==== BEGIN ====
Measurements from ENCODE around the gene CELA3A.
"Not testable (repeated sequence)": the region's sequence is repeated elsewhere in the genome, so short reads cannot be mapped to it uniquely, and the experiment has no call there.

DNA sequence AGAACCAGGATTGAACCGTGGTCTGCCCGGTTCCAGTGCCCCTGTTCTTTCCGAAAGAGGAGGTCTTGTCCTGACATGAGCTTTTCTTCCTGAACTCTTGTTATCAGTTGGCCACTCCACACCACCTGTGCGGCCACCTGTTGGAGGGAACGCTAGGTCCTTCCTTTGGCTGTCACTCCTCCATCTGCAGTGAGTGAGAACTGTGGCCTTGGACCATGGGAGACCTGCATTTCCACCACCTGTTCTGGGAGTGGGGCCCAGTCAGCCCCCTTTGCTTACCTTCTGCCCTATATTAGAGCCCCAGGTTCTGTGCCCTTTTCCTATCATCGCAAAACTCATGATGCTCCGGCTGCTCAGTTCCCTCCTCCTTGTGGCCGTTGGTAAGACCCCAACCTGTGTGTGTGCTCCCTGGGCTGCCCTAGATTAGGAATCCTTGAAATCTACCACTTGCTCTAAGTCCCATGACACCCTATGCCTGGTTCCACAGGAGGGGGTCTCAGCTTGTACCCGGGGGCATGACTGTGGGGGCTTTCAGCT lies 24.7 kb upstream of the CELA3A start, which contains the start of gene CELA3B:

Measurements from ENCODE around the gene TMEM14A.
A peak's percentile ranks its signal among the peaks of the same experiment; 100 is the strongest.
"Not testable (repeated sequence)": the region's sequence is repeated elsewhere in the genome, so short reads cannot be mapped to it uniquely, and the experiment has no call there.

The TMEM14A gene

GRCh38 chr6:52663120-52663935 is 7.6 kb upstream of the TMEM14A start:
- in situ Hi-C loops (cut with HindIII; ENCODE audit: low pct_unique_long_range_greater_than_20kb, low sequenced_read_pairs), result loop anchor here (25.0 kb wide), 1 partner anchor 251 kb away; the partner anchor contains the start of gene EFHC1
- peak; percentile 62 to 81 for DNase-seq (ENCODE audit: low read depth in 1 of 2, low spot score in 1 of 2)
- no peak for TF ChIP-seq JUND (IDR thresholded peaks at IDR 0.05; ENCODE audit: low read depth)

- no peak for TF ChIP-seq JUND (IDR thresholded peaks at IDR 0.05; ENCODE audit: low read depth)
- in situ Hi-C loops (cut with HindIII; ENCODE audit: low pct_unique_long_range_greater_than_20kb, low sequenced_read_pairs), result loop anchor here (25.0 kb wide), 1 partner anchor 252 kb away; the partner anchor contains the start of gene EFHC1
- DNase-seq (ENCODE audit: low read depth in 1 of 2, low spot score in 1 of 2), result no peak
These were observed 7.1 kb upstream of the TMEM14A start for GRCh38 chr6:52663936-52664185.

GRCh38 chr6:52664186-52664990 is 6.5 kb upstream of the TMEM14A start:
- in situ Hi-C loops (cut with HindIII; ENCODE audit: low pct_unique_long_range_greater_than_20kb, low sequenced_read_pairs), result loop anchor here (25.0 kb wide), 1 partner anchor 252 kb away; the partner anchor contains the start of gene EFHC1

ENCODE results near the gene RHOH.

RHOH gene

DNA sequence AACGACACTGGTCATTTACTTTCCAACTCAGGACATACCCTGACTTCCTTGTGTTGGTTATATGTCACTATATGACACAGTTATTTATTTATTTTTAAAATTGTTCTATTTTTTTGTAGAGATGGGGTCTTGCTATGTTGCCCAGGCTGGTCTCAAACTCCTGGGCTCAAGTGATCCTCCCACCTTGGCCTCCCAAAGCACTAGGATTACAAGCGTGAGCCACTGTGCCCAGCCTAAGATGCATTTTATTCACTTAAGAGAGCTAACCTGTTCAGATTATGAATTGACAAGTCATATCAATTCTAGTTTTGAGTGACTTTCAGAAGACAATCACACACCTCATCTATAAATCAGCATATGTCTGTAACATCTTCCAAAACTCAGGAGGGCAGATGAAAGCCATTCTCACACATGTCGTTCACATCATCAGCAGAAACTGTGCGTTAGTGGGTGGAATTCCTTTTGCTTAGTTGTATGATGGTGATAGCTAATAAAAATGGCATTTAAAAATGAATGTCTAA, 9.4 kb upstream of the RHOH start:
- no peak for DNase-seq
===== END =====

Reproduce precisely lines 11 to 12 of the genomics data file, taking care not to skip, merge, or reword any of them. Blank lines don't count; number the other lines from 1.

- no peak for TF ChIP-seq JUND (IDR thresholded peaks at IDR 0.05; ENCODE audit: low read depth)

- no peak for TF ChIP-seq JUND (IDR thresholded peaks at IDR 0.05; ENCODE audit: low read depth)